Other great resources exist as @Hillbillyhort and @mamuang have shared with me!

-How to seal a graft (grafting tape)
There appear to be two primary reasons for wrapping a graft. The first is to seal it from the elements and protect the graft union from rainwater etc. The second reason is structural stability while the graft union heals to prevent any birds, wind, deer, or other factors from breaking the scion from the tree. For both of these, there are a multitude of products as well as DIY solutions available.

It seems based on all of the discussions I’ve read on the subject, that the hierarchy is approximately as follows for graft sealing quality /ease of use: plastic bread bags cut in strips> cheap plastic rolls (nylon?, not very stretchy but still available) > parafilm (grafting specific) >parafilm M (medical, higher quality) >buddy tape (perforated or non, your preference). Using melted wax fits somewhere up top as well

This appears to be a “you get what you pay for” item, with buddy tape being the most expensive but best available option for protecting graft unions from drying out. Reviews of grafting designated parafilm indicate it is not as strong or long lasting as the stuff actually made for medical use (but both work!) I see it as worth it to get the better tape (and I did) because the 6 cents versus 3 cents per graft is negligible compared to the cost of scions and rootstock

Also related - securing scions follows a similar trend. I’ve seen people try using masking tape /painters tape> regular electrical tape> rubber bands> 3M Temflex 2155 rubber splicing tape (I bought at home depot, $2.68/roll) and budding strips, which are a thinner, wider, more stretchable rubber band. I’ve been gifted some budding strips to try and the jury is still out until I try a few more grafts as to whether I prefer temflex or budding strips. I think for small scions using the zenport style tool, I’ll end up preferring budding strips but possibly preferring temflex for any larger caliper trees for top grafting . Temflex sticks to itself lightly, which is good and bad depending on the circumstances. It can also be cut down the middle if you prefer a thinner strip to work with,

3M 3/4 in. x 22 ft. Temflex Splicing Tape, Black

And the budding strips:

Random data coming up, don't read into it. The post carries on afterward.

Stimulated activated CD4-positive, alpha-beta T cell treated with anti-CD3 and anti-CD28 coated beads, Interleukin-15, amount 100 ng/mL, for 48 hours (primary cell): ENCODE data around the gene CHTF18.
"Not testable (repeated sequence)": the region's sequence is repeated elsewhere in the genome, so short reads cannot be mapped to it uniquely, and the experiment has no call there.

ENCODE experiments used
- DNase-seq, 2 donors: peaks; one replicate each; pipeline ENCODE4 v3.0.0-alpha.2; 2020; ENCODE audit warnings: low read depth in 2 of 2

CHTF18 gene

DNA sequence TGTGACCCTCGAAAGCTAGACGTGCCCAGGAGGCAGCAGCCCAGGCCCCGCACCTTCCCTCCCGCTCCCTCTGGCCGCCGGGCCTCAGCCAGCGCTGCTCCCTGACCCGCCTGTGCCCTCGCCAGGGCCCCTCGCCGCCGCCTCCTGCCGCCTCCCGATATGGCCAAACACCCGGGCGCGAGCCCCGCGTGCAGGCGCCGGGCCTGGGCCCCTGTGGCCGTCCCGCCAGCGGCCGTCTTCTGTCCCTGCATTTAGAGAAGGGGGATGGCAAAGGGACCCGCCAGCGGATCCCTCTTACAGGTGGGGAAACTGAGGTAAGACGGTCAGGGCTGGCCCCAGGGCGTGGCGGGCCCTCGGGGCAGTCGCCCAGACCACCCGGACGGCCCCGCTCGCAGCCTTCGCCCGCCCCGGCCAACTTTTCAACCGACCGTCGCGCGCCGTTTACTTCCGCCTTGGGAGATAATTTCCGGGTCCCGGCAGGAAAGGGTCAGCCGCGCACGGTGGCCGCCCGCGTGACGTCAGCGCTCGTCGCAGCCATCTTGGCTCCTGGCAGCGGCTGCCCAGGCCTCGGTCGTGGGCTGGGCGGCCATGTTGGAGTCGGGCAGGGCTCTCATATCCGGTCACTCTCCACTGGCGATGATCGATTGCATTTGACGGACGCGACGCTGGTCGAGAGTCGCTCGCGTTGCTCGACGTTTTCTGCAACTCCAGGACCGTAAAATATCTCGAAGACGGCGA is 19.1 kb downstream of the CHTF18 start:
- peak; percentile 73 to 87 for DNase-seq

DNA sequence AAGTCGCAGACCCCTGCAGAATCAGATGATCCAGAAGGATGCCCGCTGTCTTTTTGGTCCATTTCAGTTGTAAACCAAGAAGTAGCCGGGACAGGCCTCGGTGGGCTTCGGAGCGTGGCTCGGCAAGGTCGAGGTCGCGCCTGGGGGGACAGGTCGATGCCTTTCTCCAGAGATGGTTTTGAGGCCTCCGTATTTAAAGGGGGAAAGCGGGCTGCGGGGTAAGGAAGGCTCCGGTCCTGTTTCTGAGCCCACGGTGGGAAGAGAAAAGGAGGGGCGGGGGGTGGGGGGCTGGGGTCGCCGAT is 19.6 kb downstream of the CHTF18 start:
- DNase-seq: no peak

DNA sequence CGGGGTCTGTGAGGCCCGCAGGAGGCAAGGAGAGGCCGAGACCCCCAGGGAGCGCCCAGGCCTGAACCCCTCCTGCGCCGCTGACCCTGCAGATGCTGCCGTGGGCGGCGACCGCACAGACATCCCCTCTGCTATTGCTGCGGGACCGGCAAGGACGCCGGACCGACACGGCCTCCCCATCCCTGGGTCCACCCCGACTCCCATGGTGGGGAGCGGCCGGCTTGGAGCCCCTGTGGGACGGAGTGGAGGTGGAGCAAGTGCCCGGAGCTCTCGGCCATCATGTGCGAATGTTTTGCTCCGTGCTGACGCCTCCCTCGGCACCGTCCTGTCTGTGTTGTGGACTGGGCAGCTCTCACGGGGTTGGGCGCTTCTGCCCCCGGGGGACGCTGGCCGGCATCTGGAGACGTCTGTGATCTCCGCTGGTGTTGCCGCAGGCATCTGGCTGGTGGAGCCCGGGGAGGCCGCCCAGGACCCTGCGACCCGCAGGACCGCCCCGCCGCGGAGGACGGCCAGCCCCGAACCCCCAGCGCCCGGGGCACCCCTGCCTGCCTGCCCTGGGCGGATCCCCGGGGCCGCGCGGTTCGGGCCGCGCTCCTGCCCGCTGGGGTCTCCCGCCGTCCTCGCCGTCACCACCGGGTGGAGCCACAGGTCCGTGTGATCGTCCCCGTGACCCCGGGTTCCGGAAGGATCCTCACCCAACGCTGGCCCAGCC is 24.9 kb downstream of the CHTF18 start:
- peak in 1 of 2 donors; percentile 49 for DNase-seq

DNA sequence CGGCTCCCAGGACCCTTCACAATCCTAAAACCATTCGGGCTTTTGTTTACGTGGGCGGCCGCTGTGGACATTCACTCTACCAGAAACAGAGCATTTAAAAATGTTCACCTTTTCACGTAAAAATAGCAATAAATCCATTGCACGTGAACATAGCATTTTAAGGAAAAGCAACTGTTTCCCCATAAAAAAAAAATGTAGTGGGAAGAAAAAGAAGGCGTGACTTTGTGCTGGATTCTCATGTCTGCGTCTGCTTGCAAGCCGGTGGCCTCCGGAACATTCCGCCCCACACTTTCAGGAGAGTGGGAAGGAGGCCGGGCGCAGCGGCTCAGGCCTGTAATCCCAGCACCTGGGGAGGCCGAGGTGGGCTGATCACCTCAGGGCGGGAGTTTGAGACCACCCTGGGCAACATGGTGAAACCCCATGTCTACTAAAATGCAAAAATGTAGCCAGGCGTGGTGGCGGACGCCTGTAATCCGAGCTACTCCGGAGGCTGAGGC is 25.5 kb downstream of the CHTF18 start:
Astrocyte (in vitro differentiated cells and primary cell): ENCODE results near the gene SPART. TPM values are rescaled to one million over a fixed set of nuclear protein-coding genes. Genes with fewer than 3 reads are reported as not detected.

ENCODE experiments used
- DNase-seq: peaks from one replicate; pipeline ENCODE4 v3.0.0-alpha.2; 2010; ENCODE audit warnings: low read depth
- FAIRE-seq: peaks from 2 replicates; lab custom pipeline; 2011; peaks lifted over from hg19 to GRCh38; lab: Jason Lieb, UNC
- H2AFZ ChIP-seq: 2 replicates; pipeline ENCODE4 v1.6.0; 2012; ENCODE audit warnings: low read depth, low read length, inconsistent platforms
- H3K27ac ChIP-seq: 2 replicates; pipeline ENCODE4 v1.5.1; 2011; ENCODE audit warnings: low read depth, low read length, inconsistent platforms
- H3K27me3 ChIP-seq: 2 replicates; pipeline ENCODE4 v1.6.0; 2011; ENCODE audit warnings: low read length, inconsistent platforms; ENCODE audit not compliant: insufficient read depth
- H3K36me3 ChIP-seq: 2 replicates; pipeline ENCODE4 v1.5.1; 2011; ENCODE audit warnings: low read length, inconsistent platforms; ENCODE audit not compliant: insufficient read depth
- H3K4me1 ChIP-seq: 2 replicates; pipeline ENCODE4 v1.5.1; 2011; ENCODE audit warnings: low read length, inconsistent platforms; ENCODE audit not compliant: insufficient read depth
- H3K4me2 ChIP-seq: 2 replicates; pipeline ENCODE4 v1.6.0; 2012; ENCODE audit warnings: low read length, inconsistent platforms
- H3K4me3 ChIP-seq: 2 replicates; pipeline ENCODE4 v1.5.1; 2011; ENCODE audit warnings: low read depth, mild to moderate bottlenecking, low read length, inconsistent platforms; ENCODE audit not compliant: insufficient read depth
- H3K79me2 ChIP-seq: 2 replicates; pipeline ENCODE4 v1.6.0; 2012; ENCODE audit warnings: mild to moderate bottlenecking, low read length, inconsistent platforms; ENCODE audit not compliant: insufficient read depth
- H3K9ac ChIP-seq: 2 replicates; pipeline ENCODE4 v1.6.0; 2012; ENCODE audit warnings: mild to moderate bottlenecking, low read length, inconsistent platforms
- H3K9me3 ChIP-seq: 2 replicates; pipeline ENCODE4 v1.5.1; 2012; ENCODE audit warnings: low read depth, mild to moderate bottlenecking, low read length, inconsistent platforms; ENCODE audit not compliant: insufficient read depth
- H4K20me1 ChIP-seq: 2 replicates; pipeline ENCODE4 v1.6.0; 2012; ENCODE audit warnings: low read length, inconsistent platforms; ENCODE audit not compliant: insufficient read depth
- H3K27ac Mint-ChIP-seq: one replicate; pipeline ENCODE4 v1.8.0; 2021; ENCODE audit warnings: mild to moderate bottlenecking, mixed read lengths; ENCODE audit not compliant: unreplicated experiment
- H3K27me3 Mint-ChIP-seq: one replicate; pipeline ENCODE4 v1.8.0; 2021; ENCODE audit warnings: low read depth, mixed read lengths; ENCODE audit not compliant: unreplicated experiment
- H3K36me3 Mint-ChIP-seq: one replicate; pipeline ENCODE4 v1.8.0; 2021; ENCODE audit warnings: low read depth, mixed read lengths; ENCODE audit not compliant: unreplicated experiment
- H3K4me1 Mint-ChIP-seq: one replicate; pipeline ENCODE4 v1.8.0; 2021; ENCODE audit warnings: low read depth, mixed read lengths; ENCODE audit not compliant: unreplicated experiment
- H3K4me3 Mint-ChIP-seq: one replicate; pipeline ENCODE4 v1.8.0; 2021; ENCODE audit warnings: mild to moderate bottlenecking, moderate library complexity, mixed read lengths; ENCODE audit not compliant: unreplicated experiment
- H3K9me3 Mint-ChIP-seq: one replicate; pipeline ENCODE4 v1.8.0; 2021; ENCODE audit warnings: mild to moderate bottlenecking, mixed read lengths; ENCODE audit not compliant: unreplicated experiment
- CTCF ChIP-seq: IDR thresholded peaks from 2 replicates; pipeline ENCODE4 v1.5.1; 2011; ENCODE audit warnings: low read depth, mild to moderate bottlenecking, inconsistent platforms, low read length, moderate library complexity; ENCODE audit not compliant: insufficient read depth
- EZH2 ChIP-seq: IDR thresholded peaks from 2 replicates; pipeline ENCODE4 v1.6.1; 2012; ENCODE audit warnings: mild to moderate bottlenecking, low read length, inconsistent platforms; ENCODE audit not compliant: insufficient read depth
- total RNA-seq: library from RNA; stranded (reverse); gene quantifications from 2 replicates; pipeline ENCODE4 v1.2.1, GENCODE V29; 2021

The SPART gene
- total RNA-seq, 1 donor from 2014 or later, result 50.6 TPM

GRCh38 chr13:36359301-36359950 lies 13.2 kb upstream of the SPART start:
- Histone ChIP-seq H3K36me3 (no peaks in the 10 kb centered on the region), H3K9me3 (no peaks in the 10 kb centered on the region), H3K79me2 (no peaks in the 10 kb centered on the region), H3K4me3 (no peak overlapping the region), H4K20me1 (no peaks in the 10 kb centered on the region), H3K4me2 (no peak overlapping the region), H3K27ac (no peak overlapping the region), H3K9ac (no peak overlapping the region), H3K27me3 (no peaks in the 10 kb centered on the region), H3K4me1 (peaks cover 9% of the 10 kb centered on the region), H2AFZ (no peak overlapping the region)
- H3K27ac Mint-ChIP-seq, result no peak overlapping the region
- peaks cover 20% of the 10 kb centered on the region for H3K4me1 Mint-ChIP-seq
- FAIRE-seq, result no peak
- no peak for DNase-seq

If anyone sees any glaring discrepancies or misinformation, please let me know and I will make edits. Also if you have other species to add to the “grafting difficulty level” section, please let me know!


I can confirm that jujubes are very easy to graft. I only grafted one bud by cleft graft, and this is the growth within 1.5 month. The rootstock is a 2 yr old Ziziphus spinosa, that had very small leaves at time of grafting.


Thank you for organizing various threads into one. This is the beginning of grafting time. Your thread arrives at the perfect time.
I would like to add a few things.

Bench graft vs field graft (grafting to rootstocks and/or tree that are already planted in ground.).

Two common budding techniques, T-budding and chip budding. There are good tutoring of both in this forum.

To me, a primary reason for cover a graft union is to prevent desiccation, not only to protect it against the elements (you did mention about drying out).

Before Skicult came along, some of us have learned to graft from an English orchardist, Stephen Hayes. His videos are still worth watching for grafting and other fruit-related info. Another excellent grafting videos are from Kuffel Creek Apple nursery by Applenut, a member here.

Regarding easy of grafting. That can be subjectives. Several of us put peaches and nectarines quite low, just above nut trees.

Pawpaw, persimmon, jujubes, plums, pluots, cherries are about the same.
Thank you for doing this for those who are new to grafting.


I’m still struggling with peach grafts so for me they are in the very hard category. Plums and